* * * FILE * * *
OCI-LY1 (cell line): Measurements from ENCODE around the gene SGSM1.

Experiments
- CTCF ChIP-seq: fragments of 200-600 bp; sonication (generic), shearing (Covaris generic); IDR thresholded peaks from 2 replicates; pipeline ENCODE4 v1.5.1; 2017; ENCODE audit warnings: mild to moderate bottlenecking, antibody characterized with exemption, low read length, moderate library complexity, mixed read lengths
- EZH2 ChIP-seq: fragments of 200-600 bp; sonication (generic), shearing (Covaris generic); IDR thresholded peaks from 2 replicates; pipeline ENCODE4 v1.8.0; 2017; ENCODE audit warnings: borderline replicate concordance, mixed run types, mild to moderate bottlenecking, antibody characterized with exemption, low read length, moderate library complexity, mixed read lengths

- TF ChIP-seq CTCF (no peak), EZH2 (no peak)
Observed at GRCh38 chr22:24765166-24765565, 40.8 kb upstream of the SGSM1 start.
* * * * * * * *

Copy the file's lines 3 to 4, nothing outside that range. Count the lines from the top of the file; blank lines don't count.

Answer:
- CTCF ChIP-seq: fragments of 200-600 bp; sonication (generic), shearing (Covaris generic); IDR thresholded peaks from 2 replicates; pipeline ENCODE4 v1.5.1; 2017; ENCODE audit warnings: mild to moderate bottlenecking, antibody characterized with exemption, low read length, moderate library complexity, mixed read lengths
- EZH2 ChIP-seq: fragments of 200-600 bp; sonication (generic), shearing (Covaris generic); IDR thresholded peaks from 2 replicates; pipeline ENCODE4 v1.8.0; 2017; ENCODE audit warnings: borderline replicate concordance, mixed run types, mild to moderate bottlenecking, antibody characterized with exemption, low read length, moderate library complexity, mixed read lengths